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The Ford Motor Company reference for this axle was Salisbury (no connection to the Salisbury LSD). Unlike the English axle where the whole differential assembly can be removed from the axle, the Salisbury is one unit and the rotating parts are fitted in from the rear of the axle casing.

  Salisbury Ford (Atlas) axle
  Salisbury Ford
(Atlas) axle
First made in 1970 and was fitted to Cortina 2.0 OHC and 2.3 V6, Capri 2.0 V4 and OHC, 2.8 and 3.0. The ratios fitted depending on model were 3.09, 3.22, 3.44, 3.75. Also the Ford Motor Company made 4.63 and 5.14 for competition use and reproductions of these have become available.

>Modified versions of the axle for rally use acquired the name 'Atlas' and has become the name generally applied to all versions of this axle.

The combination of design and large size make it a very durable axle, but eventually mileage can cause slack and noise to become apparent.

The axle is completely stripped and chemically cleaned and then inspected for damage, corrosion and cracks. All bearing housings are checked for size and that they are round. Assuming the axle is satisfactory, new pinion bearings are fitted to the axle, then measurements are taken using special tooling to determine the size of the pinion bearing spacer required. A spacer is then made. Measurements are also taken in the axle casing and on the crown wheel carrier to ascertain the size of the carrier bearing shims required to obtain the correct bearing preload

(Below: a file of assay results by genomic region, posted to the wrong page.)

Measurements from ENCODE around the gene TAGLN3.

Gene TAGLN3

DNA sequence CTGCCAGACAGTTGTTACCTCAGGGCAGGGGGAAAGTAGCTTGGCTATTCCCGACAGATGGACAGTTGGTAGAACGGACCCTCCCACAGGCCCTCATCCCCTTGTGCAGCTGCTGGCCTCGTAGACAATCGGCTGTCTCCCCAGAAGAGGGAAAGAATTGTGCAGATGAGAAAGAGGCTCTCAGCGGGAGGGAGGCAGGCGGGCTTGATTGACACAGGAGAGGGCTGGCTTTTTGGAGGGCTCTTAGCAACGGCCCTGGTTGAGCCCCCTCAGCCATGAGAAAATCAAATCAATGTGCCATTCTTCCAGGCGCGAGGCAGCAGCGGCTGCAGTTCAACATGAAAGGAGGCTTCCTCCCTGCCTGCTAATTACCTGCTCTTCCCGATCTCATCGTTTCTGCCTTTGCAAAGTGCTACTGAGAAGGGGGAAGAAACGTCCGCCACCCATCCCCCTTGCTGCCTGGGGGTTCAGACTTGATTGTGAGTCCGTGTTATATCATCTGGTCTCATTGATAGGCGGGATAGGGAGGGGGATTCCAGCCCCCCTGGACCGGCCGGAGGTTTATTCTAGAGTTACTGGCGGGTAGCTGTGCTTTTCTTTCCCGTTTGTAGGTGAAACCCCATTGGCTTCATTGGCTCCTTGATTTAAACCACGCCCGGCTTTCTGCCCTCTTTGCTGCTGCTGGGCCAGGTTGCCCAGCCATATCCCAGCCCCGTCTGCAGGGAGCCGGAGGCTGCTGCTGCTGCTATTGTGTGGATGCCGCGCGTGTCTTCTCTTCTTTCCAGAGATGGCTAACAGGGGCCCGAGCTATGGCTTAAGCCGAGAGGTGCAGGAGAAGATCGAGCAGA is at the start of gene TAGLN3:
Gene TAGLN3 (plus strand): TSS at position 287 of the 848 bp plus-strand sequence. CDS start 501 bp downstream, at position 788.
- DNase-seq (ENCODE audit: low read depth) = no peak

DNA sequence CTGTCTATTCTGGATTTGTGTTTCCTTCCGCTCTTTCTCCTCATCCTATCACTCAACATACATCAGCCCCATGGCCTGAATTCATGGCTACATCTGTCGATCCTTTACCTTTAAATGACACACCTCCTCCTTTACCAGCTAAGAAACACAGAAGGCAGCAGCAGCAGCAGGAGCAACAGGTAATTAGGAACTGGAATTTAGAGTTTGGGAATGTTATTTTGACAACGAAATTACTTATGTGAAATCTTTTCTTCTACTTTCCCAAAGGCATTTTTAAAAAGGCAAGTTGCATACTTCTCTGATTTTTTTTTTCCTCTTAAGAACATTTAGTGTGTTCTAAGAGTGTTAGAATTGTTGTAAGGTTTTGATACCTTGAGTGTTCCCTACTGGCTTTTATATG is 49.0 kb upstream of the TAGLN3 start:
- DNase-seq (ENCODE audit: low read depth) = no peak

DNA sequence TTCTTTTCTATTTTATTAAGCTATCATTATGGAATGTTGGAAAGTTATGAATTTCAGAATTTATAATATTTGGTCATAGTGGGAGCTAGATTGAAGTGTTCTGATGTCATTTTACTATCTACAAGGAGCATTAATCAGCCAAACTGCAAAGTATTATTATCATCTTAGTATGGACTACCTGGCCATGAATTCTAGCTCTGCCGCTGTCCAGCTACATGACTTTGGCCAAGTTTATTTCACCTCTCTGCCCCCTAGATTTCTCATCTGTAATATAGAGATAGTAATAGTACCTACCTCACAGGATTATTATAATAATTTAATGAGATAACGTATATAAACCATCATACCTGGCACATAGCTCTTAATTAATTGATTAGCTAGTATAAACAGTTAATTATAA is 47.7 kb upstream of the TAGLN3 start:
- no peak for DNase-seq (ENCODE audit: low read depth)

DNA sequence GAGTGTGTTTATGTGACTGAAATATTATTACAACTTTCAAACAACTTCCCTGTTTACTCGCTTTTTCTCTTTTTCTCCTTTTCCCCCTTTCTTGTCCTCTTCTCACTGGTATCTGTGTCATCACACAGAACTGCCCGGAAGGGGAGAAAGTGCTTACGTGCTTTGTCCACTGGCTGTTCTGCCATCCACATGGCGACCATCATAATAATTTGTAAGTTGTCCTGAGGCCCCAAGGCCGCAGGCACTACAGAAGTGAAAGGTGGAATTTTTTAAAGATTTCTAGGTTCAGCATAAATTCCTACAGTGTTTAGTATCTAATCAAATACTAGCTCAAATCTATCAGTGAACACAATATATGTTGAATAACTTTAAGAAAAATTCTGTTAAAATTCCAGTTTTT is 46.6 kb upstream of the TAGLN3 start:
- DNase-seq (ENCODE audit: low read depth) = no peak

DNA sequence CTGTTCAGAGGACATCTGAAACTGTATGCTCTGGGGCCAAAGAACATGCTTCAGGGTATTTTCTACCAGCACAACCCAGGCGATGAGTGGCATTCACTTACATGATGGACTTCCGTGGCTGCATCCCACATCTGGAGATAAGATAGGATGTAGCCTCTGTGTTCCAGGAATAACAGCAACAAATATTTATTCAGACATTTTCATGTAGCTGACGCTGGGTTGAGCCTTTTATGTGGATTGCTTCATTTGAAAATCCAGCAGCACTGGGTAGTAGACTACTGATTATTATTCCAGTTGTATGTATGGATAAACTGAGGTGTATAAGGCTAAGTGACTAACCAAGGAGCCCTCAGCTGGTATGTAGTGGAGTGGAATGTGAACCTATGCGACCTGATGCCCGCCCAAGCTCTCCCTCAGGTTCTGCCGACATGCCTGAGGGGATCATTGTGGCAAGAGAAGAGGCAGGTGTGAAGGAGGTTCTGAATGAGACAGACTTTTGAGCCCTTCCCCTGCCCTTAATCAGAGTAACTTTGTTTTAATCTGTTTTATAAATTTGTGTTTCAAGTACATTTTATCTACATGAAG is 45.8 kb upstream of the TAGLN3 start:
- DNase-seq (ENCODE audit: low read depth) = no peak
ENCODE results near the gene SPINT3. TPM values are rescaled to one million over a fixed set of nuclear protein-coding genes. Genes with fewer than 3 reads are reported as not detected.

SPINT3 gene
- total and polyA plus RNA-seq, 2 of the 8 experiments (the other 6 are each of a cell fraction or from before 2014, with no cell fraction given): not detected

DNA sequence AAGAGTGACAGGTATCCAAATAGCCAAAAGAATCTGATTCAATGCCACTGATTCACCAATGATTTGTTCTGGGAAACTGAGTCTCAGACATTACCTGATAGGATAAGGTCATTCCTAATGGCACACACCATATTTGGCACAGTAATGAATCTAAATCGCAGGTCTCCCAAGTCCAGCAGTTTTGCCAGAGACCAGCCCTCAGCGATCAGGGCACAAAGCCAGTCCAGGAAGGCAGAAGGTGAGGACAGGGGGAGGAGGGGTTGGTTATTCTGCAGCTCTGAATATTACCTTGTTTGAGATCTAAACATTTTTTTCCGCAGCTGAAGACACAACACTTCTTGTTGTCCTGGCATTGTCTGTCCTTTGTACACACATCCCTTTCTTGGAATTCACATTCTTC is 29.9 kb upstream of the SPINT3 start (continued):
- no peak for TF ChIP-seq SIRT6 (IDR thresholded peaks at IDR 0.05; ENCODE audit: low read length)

Then the crown wheel carrier is stripped, cleaned and checked for damage and wear, if found unsatisfactory, the parts are replaced with ones in good condition and reassembled with new thrust washers.

The drive flange is also checked for wear and damage and if found satisfactory is re-machined on both front and rear faces to ensure the surfaces are flat.

A trial assembly is done with the crown wheel and pinion together with new pinion and carrier bearings and then everything is set up to obtain a gear mesh marking. Depending on the result achieved a change of size of the pinion spacer may be required, then another spacer is made in a different size based on the meshing marking indicated. This process is repeated until the gear meshing is satisfactory. As an indication of the accuracy needed, the Ford Motor Company used a range of 60 different size spacers in increments of seven tenths of one thousand of an inch and four different size carrier bearing shims.

In the final build a specially made pinion bearing sleeve, a new seal and pinion nut are fitted and the pinion bearing rotational torque is set using special tooling. The crown wheel and carrier assembly are then fitted and the rear cover, with a new gasket, is bolted on.
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